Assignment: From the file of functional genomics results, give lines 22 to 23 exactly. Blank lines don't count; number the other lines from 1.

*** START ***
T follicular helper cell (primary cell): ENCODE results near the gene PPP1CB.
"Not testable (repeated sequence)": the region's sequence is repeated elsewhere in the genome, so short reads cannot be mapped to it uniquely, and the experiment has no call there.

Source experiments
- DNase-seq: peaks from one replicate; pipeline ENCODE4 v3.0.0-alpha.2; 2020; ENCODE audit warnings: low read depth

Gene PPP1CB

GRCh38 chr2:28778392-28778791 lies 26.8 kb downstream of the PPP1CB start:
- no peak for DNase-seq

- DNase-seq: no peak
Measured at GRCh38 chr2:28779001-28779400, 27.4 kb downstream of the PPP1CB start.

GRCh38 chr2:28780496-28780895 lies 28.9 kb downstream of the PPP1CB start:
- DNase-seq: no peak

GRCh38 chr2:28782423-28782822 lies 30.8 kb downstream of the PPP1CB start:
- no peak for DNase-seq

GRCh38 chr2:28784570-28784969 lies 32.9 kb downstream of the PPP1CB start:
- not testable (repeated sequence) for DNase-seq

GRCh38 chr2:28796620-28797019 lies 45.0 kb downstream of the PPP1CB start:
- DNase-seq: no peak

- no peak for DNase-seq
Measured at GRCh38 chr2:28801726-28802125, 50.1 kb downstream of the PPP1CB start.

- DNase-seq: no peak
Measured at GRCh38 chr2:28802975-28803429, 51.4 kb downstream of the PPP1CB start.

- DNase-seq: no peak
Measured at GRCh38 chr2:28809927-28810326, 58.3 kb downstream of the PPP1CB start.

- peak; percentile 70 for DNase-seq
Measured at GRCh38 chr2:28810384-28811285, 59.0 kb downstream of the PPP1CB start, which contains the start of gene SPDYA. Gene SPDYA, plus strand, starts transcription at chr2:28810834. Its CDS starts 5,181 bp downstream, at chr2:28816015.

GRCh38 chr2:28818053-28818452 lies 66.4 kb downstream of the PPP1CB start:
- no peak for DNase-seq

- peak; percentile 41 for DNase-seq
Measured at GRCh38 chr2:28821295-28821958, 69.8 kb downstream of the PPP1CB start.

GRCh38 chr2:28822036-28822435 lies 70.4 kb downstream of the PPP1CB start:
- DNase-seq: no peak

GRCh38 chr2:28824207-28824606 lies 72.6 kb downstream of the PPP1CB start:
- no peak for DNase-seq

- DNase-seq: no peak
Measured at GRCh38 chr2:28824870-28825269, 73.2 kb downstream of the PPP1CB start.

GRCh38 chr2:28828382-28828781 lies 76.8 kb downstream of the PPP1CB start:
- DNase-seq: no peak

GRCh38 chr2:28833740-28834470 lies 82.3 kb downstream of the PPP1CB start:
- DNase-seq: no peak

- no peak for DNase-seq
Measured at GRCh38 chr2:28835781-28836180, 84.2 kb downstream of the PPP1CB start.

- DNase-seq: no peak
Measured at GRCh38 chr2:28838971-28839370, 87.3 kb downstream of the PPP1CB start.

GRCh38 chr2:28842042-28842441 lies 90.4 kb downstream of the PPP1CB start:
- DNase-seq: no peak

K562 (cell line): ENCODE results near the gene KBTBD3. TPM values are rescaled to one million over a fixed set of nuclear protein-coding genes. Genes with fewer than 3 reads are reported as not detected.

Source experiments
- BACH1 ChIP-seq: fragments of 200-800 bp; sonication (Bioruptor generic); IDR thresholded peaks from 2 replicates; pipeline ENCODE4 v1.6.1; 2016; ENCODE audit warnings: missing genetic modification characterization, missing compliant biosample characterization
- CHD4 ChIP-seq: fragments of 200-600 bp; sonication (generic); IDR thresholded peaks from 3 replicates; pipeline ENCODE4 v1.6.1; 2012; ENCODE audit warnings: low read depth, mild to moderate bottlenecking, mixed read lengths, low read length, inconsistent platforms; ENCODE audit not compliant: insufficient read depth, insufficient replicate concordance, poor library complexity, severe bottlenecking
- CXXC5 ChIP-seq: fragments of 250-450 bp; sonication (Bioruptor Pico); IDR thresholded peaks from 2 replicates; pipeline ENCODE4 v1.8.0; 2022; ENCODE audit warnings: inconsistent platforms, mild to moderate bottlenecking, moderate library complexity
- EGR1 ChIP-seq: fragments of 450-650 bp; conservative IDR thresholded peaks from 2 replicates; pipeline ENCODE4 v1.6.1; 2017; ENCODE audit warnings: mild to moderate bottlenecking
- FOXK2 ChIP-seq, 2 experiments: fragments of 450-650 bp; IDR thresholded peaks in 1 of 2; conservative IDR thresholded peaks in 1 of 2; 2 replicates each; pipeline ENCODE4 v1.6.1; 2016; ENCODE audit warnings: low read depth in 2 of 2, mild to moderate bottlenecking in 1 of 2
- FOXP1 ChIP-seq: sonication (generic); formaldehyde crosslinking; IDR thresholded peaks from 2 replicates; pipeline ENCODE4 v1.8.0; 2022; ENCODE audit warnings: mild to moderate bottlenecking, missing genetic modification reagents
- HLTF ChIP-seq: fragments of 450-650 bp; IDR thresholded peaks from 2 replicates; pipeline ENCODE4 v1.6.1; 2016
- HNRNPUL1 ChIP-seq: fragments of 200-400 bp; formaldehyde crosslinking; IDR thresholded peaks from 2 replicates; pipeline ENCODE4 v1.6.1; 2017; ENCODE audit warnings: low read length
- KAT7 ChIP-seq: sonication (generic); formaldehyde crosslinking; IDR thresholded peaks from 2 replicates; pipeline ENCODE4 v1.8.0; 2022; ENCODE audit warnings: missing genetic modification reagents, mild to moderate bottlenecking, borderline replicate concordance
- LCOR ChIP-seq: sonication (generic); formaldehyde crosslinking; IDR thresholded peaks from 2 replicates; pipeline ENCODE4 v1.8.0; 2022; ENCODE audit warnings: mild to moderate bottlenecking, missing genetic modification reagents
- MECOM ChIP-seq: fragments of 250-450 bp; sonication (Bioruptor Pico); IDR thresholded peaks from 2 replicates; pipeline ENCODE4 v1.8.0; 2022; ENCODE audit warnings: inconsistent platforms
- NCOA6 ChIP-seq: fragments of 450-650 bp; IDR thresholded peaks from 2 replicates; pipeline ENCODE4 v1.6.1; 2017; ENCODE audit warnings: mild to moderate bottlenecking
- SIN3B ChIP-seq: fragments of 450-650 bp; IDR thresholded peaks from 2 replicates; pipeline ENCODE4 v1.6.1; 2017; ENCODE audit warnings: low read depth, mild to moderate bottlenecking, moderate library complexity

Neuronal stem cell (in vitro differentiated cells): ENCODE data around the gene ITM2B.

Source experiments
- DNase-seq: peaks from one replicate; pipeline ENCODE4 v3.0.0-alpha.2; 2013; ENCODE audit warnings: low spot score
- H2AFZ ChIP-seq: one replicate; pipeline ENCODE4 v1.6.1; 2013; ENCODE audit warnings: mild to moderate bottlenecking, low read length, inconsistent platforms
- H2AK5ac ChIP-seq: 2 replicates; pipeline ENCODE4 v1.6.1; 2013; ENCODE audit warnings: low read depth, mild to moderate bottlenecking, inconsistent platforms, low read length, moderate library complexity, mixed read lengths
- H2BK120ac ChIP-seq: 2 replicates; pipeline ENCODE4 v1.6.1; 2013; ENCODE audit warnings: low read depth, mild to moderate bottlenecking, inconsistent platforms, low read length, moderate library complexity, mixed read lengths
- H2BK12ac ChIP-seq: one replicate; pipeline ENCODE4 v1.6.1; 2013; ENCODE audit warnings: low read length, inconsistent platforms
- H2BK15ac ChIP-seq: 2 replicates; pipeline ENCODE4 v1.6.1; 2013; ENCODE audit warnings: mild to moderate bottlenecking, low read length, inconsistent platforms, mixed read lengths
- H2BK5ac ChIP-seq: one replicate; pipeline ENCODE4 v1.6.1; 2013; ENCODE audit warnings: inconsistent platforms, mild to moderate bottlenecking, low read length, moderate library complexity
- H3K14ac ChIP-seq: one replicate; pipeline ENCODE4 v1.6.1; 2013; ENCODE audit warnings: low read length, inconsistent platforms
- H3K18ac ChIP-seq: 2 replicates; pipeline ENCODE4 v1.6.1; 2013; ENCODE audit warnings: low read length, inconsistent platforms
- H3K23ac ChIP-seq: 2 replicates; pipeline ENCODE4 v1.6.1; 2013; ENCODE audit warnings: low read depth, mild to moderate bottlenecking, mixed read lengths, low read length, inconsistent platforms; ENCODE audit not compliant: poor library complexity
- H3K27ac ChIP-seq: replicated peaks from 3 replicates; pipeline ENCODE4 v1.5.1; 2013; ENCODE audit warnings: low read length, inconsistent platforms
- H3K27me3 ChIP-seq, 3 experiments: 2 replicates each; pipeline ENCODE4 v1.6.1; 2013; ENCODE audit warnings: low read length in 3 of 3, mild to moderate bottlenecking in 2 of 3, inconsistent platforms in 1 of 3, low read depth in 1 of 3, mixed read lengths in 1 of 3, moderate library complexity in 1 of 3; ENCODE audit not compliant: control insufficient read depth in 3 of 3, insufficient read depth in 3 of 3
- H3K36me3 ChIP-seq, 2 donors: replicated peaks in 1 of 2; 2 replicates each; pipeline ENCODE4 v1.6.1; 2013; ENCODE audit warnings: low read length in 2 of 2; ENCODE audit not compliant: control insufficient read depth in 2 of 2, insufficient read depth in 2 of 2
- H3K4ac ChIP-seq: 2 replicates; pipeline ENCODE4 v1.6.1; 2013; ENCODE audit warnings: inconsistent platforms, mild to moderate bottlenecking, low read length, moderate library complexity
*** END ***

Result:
- DNase-seq: no peak
Measured at GRCh38 chr2:28809927-28810326, 58.3 kb downstream of the PPP1CB start.